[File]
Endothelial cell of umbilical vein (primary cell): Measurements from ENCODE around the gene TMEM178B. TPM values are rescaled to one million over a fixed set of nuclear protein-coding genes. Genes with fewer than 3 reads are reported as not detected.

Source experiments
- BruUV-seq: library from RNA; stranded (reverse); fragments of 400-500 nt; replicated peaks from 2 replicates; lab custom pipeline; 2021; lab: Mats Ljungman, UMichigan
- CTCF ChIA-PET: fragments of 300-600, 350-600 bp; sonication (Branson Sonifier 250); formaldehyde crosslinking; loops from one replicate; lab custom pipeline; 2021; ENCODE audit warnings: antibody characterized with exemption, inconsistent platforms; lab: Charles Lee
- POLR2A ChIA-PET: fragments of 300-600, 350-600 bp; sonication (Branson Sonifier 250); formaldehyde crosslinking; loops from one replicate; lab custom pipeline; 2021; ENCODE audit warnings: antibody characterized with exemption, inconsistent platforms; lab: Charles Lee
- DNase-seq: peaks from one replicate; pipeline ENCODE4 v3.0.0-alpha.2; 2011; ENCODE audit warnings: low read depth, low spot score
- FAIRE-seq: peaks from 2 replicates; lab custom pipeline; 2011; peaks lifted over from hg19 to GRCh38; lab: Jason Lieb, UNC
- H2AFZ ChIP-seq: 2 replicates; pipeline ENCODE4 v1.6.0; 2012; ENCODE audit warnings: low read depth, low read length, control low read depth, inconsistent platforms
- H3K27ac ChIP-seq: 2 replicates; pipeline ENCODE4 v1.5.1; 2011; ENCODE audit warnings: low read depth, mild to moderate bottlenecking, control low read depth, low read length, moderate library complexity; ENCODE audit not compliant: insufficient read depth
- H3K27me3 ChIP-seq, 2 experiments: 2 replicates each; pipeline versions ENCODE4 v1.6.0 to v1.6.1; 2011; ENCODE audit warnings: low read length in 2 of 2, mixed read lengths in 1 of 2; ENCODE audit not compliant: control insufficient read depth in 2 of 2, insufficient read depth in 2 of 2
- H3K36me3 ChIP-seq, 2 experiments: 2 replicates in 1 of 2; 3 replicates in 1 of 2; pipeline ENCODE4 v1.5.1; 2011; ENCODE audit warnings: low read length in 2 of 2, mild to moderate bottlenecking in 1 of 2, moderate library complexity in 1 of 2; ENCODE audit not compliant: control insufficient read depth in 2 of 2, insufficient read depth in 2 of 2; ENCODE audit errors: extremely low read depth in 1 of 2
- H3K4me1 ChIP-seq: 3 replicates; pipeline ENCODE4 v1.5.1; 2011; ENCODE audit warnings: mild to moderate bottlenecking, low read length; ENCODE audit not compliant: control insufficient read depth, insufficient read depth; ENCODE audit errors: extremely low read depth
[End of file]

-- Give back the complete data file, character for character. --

Endothelial cell of umbilical vein (primary cell): Measurements from ENCODE around the gene TMEM178B. TPM values are rescaled to one million over a fixed set of nuclear protein-coding genes. Genes with fewer than 3 reads are reported as not detected.

Source experiments
- BruUV-seq: library from RNA; stranded (reverse); fragments of 400-500 nt; replicated peaks from 2 replicates; lab custom pipeline; 2021; lab: Mats Ljungman, UMichigan
- CTCF ChIA-PET: fragments of 300-600, 350-600 bp; sonication (Branson Sonifier 250); formaldehyde crosslinking; loops from one replicate; lab custom pipeline; 2021; ENCODE audit warnings: antibody characterized with exemption, inconsistent platforms; lab: Charles Lee
- POLR2A ChIA-PET: fragments of 300-600, 350-600 bp; sonication (Branson Sonifier 250); formaldehyde crosslinking; loops from one replicate; lab custom pipeline; 2021; ENCODE audit warnings: antibody characterized with exemption, inconsistent platforms; lab: Charles Lee
- DNase-seq: peaks from one replicate; pipeline ENCODE4 v3.0.0-alpha.2; 2011; ENCODE audit warnings: low read depth, low spot score
- FAIRE-seq: peaks from 2 replicates; lab custom pipeline; 2011; peaks lifted over from hg19 to GRCh38; lab: Jason Lieb, UNC
- H2AFZ ChIP-seq: 2 replicates; pipeline ENCODE4 v1.6.0; 2012; ENCODE audit warnings: low read depth, low read length, control low read depth, inconsistent platforms
- H3K27ac ChIP-seq: 2 replicates; pipeline ENCODE4 v1.5.1; 2011; ENCODE audit warnings: low read depth, mild to moderate bottlenecking, control low read depth, low read length, moderate library complexity; ENCODE audit not compliant: insufficient read depth
- H3K27me3 ChIP-seq, 2 experiments: 2 replicates each; pipeline versions ENCODE4 v1.6.0 to v1.6.1; 2011; ENCODE audit warnings: low read length in 2 of 2, mixed read lengths in 1 of 2; ENCODE audit not compliant: control insufficient read depth in 2 of 2, insufficient read depth in 2 of 2
- H3K36me3 ChIP-seq, 2 experiments: 2 replicates in 1 of 2; 3 replicates in 1 of 2; pipeline ENCODE4 v1.5.1; 2011; ENCODE audit warnings: low read length in 2 of 2, mild to moderate bottlenecking in 1 of 2, moderate library complexity in 1 of 2; ENCODE audit not compliant: control insufficient read depth in 2 of 2, insufficient read depth in 2 of 2; ENCODE audit errors: extremely low read depth in 1 of 2
- H3K4me1 ChIP-seq: 3 replicates; pipeline ENCODE4 v1.5.1; 2011; ENCODE audit warnings: mild to moderate bottlenecking, low read length; ENCODE audit not compliant: control insufficient read depth, insufficient read depth; ENCODE audit errors: extremely low read depth